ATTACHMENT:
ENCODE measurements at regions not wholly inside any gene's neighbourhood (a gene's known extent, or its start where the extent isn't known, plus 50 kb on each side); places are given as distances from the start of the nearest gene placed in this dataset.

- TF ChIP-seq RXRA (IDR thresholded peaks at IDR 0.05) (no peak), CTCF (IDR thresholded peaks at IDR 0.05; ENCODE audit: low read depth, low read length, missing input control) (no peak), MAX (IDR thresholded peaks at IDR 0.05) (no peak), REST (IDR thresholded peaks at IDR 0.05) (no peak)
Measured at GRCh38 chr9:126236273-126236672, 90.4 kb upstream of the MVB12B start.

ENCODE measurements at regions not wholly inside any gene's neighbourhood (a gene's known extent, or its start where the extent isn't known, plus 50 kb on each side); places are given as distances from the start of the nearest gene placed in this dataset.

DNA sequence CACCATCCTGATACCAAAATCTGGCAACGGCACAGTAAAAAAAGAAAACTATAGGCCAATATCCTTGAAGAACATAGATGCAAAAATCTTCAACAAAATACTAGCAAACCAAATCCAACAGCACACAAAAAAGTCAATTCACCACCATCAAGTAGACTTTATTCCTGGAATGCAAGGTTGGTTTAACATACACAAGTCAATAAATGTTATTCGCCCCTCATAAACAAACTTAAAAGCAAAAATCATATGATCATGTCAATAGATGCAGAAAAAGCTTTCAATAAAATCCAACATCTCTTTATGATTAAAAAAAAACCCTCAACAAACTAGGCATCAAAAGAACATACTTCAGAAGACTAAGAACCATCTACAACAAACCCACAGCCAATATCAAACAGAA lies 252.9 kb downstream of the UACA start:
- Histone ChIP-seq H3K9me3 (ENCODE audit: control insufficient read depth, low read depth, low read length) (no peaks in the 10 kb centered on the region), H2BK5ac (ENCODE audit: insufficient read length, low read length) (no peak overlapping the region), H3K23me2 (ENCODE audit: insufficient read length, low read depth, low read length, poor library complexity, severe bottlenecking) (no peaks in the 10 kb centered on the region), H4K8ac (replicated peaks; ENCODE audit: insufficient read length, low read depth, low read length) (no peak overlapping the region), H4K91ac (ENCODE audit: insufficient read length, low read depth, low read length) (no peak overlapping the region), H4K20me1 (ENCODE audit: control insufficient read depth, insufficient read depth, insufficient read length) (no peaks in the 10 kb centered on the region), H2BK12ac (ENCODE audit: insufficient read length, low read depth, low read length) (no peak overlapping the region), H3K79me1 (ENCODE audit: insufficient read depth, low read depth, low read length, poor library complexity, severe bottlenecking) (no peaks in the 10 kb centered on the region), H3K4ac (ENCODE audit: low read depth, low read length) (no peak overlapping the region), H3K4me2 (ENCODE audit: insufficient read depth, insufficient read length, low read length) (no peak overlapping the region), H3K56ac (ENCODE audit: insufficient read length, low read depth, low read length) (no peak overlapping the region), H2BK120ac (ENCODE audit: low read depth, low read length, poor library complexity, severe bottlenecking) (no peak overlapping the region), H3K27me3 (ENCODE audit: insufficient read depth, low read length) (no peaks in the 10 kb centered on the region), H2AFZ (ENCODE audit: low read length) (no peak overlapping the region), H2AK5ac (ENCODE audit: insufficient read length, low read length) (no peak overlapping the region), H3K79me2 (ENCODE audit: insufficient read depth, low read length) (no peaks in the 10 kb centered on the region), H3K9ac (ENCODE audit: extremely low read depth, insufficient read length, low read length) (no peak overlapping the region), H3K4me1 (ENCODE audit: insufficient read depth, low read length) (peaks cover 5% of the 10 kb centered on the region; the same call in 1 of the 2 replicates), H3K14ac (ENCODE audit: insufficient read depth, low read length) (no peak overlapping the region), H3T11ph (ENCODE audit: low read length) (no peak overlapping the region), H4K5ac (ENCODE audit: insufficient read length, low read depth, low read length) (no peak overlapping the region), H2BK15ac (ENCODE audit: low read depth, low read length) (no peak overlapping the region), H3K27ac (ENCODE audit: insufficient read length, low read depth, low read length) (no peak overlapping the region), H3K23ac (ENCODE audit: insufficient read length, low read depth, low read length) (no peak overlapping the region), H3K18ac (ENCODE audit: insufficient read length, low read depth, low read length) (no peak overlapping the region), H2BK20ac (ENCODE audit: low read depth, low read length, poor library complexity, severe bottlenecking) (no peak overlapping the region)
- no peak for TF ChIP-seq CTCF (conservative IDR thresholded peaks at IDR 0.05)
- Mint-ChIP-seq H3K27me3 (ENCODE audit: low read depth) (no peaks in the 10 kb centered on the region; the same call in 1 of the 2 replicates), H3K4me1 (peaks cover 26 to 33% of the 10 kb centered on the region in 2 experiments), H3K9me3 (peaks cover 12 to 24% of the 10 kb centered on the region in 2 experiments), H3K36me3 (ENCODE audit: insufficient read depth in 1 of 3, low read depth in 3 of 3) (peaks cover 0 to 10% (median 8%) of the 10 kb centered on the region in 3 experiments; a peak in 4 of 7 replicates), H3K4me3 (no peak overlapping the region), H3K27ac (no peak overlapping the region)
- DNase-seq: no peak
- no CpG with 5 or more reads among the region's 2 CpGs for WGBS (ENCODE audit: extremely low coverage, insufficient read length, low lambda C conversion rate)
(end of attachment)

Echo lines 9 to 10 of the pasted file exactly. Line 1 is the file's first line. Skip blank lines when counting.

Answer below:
- DNase-seq: no peak
- no CpG with 5 or more reads among the region's 2 CpGs for WGBS (ENCODE audit: extremely low coverage, insufficient read length, low lambda C conversion rate)